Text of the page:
Today I took some time to do something I have wanted to do for a very long time, and that I have only done once before: baking croissants! The last time I tried was basically for the same reasons: I wanted to give myself a challenge, and see if I could beat it. My first batch of croissants was very tasty and smelled delicious, but they were rather ugly, all of different sizes, and they didn’t rise very much. That was nearly 5 years ago, where has time gone!?
OK, back then I had made a real mess of my pastry, the butter had started to melt while I rolled it, and it was coming through the layers of dough. I really struggled with that part of it, and I wasn’t too good at rolling either. Since then, I have baked dozens and dozens of loafs of bread and other bakery good, and I’ve learned a lot about yeast, gluten and the process of making yeast-based foods. So, since this week is the last of our University semester, I thought I would make a batch of croissants for my fellow students. This time, however, I am doing a full batch, since there are about 25 students in our class.
This idea actually came to me thanks to Anne-Marie, who bought me a fantastic baking book called Bourke Street Bakery by Paul Allam and David McGuinness. Thanks to this book, I have finally broken the secret of sourdough starters, with which I’ve been battling on and off for over a year. I even have two shaped sourdough loaves in the fridge getting ready for baking tomorrow, and not a grain of yeast, sugar or salt was used to prepare them! The book also has great viennoiserie recipes, including croissants, so I thought I’d roll up my sleeves and give this very difficult recipe another try. After all, since my first attempt I have even managed to make my own puff pastry, so this couldn’t be much more difficult!
Now that my 36 little croissants are nicely waiting in the fridge for tomorrow morning’s proofing and baking, I wish I had taken photos of the various steps of this process, because I doubt I will again attempt this feat any time soon. It took me far less time than my first attempt, of course, but it was still time-consuming, and included some prep work over the previous 2 days. After tasting some of the four “samplers” I baked earlier today, I must say I am looking forward to seeing the final result tomorrow, and I WILL take some photos this time 🙂
I find it a real shame that so many people today are unwilling to try their hand at traditional cookingand baking methods. Of course, you can buy pretty good croissants at your nearest bakery (if you’re lucky), and many foods that we buy ready-to-eat today are nigh impossible to make by hand. For example, have you ever tried to make your own poppodums (sorry, I had to pick one of the 49 different spellings for that word)? However, I think it’s important to know how food is made, what goes into it, how you can make it yourself in case, one day, they’re no longer available from supermarkets or in highly processed forms. It’s incredible that not only men, but many women (thankfully not most) today do not know how to cook even the most basic things, because you can survive quite well today without ever having to break an egg, boil water or get flour on your hands.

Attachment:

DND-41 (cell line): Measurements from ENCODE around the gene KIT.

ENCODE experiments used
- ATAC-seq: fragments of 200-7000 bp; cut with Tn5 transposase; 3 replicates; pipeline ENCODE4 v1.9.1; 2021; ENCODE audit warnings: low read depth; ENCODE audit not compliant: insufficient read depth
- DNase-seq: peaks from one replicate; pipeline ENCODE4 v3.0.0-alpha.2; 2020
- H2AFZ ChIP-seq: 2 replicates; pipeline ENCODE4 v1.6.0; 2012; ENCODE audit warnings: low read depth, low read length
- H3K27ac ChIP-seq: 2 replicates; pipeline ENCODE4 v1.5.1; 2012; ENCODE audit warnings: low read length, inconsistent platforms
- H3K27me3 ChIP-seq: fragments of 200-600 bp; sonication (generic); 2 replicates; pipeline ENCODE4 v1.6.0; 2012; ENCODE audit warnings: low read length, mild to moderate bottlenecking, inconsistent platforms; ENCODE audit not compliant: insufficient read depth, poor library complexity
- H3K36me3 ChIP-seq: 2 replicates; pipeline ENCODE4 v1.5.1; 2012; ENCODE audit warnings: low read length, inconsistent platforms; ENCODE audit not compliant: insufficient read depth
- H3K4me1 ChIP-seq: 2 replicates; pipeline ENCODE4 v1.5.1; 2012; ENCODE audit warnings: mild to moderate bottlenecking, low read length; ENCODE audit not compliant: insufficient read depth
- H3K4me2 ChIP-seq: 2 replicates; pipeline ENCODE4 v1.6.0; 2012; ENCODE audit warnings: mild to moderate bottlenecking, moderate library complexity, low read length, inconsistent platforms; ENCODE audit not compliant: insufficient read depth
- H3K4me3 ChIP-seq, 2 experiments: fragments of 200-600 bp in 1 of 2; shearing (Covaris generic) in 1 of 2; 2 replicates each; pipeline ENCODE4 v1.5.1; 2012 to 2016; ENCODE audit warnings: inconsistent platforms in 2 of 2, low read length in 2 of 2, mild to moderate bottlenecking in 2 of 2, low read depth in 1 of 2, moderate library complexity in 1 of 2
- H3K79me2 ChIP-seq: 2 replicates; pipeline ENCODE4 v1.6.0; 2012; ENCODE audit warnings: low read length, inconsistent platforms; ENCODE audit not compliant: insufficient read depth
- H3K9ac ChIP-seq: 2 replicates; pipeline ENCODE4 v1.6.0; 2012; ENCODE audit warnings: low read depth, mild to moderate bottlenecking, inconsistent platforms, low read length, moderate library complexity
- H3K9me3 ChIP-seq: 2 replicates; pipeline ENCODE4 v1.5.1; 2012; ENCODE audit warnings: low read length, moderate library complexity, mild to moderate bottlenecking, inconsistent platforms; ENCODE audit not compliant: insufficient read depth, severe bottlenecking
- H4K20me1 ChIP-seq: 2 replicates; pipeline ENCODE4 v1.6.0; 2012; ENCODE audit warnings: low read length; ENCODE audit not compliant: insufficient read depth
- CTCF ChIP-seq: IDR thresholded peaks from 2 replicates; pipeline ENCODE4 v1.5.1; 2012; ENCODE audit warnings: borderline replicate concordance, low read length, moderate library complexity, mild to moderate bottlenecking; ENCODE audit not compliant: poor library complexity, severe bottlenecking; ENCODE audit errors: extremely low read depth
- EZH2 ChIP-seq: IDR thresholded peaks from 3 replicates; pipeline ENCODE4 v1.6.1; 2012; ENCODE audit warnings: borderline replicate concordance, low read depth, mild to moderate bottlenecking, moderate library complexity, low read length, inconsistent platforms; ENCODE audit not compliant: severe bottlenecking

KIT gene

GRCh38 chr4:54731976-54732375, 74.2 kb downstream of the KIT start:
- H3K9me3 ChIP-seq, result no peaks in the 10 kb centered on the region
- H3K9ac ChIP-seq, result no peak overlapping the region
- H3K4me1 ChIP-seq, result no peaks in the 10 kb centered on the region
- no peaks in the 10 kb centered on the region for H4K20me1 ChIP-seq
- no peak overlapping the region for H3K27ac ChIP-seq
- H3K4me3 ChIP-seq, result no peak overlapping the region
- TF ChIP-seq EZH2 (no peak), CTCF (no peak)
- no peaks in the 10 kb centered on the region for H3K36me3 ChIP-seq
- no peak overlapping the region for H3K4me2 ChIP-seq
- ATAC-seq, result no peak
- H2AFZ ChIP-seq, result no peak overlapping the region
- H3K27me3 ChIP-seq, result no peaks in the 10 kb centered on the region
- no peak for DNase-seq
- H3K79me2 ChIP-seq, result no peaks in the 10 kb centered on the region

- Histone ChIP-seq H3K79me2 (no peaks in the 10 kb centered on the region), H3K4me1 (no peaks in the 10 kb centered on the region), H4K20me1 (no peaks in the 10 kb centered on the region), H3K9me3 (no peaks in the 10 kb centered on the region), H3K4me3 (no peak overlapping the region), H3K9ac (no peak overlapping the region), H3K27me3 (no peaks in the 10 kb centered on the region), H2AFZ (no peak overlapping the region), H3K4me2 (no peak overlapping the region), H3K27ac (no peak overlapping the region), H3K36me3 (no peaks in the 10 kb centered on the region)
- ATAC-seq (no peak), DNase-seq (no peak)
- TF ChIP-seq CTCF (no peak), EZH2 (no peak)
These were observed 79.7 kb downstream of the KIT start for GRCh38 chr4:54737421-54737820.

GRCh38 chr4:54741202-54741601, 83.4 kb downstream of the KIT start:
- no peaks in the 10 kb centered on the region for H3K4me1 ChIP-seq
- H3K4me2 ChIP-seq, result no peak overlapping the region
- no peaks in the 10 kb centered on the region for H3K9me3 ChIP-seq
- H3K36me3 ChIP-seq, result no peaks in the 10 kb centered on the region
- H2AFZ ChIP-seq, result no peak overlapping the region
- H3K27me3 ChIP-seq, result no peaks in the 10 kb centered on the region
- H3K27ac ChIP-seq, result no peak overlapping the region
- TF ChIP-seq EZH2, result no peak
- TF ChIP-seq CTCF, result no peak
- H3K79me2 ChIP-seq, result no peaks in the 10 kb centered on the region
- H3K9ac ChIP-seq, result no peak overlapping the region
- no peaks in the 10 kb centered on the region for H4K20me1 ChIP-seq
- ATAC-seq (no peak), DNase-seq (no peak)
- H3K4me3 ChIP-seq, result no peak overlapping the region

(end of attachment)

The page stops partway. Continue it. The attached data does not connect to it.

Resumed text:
I’m really grateful that my mother taught me some basic techniques of cooking and baking, giving me a love for these things since I was little. I love the chemistry of cooking, I love the predictability with which carefully repeated steps yield the same results, time after time. I don’t believe that anyone is “bad at cooking”, they just don’t have the passion for it, and consequently they don’t have the patience to learn from their mistakes. I’ve had my share of catastrophes, and sometimes it certainly feels easier to just open a can of condensed soup or have a bowl of cereal. However, I find the pleasure of eating home-baked bread far superior to the convenience of grabbing something off the shelf and re-heating it in the microwave in 2 minutes.
Time for bed now, I’ll be up around 4:30am to get my croissants out of the fridge into room temperature so they can rise for a couple of hours, then I will bake them for 15 minutes and take them to school where they will delight all 5 senses of those who will be lucky enough to get their hands on them 🙂
That’s if I don’t burn them…
That’s it, I’ve made the croissants, and they’ve all been eaten before they had time to get stale 🙂 I made about 40 small ones and took most of them to University for our last day of the semester. I think they were a hit!
- Sourdough bread: No knead to slave away (telegraph.co.uk)
- Croissants: aux Amande et Chocolat? (ridingforchocolate.wordpress.com)
- Chocolate and Raspberry Muffin Recipe – Bourke Street Bakery Book (totallyaddictedtotaste.blogspot.com)